Excitation and Mechanisms of Single Molecule Reactions in Scanning Tunneling Microscopy



Scanning tunneling microscopy (STM) achieves atomic-scale resolution due to the exponential dependence of the tunneling current on the distance from the tip to the surface. The majority of tunneling electrons traverse the junction elastically via coherent quantum mechanical coupling between the electronic states of the tip and the conducting substrate. However, a small fraction of tunneling electrons undergoes inelastic scattering, losing parts of their energy to available dynamic modes in the junction with the energy that is less or equal to the electrochemical potential of one of the tunneling leads relative to the Fermi level of the other. Depending on the atomic electronic structure of the tunneling junction and the tunneling conditions, the excited processes may include localized plasmons with subsequent photon emission [1x2013;4], frustrated [5] and free [6] adsorbate motion, formation of charged species [7], molecular fluorescence [8], rotation [9], vibration [10], bond breaking [11, 12], and isomerization [13, 14]. The STM can therefore glimpse far beyond the local electronic structure of the junction and it has been extensively used to explore the dynamic functionality of surfaces, nanoparticles, and single molecules.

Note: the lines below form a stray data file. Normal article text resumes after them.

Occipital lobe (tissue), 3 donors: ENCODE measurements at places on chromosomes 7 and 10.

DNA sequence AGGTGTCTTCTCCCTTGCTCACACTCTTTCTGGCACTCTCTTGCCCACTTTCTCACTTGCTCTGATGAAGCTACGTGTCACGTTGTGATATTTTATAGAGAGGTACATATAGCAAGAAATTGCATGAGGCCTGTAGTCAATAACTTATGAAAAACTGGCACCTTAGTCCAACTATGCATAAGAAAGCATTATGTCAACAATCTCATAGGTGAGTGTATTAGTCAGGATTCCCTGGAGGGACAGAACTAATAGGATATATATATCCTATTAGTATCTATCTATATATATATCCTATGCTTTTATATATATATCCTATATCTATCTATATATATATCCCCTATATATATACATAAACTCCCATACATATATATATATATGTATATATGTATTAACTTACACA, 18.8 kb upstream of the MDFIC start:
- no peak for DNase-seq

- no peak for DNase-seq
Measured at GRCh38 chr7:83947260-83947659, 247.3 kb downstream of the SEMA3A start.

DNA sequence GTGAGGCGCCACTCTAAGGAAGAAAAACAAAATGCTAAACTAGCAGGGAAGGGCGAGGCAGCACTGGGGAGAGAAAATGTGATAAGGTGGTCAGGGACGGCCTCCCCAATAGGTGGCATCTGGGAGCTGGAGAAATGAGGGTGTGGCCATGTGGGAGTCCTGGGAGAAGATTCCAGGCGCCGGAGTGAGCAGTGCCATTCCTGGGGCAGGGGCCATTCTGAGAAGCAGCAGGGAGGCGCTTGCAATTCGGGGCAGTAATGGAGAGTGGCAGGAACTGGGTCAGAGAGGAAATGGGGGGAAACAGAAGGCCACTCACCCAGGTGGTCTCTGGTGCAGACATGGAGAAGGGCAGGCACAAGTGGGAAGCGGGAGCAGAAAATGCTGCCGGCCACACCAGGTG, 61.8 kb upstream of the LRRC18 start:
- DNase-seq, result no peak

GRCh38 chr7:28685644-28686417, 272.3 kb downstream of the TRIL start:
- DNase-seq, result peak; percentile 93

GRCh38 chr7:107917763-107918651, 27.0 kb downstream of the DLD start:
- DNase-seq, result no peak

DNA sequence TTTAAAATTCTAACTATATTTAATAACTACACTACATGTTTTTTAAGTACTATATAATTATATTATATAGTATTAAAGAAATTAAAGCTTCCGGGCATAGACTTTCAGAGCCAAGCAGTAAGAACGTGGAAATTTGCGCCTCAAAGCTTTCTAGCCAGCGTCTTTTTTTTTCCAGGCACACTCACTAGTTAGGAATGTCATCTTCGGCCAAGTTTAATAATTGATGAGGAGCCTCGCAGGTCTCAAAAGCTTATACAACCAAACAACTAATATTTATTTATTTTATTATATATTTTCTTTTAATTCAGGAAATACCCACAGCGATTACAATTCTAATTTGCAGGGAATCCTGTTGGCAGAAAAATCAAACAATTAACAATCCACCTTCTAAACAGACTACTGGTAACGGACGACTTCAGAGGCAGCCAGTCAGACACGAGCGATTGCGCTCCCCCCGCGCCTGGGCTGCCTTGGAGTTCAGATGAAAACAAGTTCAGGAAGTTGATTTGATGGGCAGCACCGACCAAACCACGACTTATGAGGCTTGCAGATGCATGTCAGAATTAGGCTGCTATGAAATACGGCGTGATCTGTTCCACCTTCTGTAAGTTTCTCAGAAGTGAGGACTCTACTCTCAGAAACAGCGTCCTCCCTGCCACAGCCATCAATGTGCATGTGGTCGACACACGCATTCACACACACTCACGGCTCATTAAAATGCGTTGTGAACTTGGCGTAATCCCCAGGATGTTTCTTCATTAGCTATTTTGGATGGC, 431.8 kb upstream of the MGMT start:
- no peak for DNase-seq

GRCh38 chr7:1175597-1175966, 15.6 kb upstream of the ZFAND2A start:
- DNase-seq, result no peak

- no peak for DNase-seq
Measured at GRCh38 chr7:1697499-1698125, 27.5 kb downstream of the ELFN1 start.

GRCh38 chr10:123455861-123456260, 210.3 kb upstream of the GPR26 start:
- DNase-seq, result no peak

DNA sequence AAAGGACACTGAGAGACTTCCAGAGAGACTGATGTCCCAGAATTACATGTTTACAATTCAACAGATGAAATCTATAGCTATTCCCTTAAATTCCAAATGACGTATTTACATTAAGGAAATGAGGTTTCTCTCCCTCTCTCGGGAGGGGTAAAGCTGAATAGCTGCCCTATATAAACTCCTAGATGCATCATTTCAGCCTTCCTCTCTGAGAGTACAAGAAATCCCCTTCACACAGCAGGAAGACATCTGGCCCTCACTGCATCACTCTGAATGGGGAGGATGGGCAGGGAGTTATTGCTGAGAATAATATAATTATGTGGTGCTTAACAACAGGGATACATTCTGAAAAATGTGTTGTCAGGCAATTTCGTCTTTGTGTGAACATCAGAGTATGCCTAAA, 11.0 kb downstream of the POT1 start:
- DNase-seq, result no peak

Scan Tunneling Microscopy Reaction Coordinate Tunneling Junction Tunneling Current Tunneling Electron 
These keywords were added by machine and not by the authors. This process is experimental and the keywords may be updated as the learning algorithm improves.



The writing of this review was done at the Center for Nanophase Materials Sciences, Office of Basic Energy Sciences, U.S. Department of Energy.


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© Springer Science+Business Media, LLC 2010

Authors and Affiliations

  1. 1.Center for Nanophase Materials SciencesOak Ridge National LaboratoryOak RidgeUSA

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